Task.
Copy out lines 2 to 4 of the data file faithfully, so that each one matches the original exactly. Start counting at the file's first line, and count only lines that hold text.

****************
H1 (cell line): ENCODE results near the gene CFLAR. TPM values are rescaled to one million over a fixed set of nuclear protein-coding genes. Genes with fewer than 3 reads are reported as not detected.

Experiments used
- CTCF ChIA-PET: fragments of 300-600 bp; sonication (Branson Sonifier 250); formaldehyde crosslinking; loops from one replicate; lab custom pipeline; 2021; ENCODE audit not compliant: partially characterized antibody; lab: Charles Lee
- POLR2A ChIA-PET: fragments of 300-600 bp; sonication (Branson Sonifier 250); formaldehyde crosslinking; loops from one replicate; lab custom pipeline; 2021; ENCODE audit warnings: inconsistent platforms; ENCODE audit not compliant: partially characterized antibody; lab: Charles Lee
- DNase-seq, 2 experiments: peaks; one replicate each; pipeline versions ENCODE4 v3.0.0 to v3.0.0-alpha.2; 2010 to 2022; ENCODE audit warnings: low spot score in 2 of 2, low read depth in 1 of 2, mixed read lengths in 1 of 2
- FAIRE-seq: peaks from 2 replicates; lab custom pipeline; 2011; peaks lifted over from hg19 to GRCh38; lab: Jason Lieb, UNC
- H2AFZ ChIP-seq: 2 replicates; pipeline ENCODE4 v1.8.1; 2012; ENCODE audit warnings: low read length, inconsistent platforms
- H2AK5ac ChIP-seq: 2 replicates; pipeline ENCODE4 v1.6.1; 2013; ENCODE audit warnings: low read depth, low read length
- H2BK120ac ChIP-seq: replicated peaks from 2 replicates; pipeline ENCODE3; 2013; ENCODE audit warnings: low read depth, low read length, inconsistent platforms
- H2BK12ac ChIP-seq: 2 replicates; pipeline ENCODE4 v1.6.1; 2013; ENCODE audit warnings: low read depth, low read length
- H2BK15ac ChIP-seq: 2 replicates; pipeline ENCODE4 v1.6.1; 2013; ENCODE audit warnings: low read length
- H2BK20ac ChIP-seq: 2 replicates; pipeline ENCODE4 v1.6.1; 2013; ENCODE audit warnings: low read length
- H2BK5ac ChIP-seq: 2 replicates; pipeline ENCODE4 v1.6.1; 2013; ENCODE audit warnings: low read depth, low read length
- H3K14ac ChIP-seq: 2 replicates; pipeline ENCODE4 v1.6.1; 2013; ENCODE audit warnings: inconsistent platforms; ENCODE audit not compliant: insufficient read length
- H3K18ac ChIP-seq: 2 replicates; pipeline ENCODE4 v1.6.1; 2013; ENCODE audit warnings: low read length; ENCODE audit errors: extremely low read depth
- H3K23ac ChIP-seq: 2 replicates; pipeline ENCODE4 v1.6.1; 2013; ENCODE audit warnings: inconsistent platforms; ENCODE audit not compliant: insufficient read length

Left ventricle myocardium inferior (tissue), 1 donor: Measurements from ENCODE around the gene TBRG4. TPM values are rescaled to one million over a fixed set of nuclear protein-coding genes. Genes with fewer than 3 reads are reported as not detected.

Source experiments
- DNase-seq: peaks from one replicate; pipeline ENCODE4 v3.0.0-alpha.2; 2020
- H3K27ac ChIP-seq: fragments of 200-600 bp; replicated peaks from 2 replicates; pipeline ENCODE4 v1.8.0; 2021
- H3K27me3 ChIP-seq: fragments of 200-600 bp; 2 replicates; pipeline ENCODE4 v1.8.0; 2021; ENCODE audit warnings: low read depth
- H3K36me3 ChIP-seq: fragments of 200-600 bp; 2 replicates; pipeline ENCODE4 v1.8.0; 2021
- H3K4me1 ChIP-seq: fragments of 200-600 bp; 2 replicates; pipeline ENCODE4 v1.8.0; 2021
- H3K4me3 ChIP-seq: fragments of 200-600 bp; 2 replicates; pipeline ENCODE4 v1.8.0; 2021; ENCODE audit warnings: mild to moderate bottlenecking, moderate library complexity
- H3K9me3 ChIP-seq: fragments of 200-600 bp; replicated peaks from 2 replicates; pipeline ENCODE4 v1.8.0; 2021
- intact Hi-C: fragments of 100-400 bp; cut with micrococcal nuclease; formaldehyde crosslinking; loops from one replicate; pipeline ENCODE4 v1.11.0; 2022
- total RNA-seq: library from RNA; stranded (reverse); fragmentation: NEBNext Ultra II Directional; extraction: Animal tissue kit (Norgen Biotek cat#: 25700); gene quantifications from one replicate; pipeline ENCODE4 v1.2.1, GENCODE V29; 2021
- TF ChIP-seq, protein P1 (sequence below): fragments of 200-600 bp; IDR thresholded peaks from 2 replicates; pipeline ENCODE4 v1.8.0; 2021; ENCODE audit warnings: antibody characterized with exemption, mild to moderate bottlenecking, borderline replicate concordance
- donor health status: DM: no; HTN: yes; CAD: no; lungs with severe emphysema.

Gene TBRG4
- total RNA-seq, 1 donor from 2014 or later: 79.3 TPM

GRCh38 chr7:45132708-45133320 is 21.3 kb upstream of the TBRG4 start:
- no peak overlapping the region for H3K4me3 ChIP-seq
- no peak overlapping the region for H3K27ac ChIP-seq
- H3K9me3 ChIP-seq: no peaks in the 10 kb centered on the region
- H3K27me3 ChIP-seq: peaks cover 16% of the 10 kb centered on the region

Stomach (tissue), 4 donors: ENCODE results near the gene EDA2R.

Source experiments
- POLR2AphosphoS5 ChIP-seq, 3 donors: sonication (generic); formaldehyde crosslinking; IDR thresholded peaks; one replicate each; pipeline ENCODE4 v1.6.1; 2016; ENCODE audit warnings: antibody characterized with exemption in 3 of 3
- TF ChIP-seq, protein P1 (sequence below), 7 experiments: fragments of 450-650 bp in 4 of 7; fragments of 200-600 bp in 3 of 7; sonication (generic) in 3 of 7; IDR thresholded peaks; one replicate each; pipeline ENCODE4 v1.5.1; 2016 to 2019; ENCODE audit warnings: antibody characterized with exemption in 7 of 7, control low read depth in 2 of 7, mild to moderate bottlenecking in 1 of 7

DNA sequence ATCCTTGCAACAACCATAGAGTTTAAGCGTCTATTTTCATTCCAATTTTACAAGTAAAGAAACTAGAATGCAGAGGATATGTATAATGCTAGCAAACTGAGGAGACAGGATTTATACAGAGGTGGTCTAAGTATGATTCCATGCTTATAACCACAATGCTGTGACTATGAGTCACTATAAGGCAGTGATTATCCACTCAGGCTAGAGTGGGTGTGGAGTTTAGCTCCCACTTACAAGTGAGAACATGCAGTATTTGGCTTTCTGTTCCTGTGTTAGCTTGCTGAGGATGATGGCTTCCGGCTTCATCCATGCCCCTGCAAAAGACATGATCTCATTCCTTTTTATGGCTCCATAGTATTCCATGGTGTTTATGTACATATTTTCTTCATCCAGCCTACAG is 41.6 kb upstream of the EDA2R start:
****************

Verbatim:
Experiments used
- CTCF ChIA-PET: fragments of 300-600 bp; sonication (Branson Sonifier 250); formaldehyde crosslinking; loops from one replicate; lab custom pipeline; 2021; ENCODE audit not compliant: partially characterized antibody; lab: Charles Lee
- POLR2A ChIA-PET: fragments of 300-600 bp; sonication (Branson Sonifier 250); formaldehyde crosslinking; loops from one replicate; lab custom pipeline; 2021; ENCODE audit warnings: inconsistent platforms; ENCODE audit not compliant: partially characterized antibody; lab: Charles Lee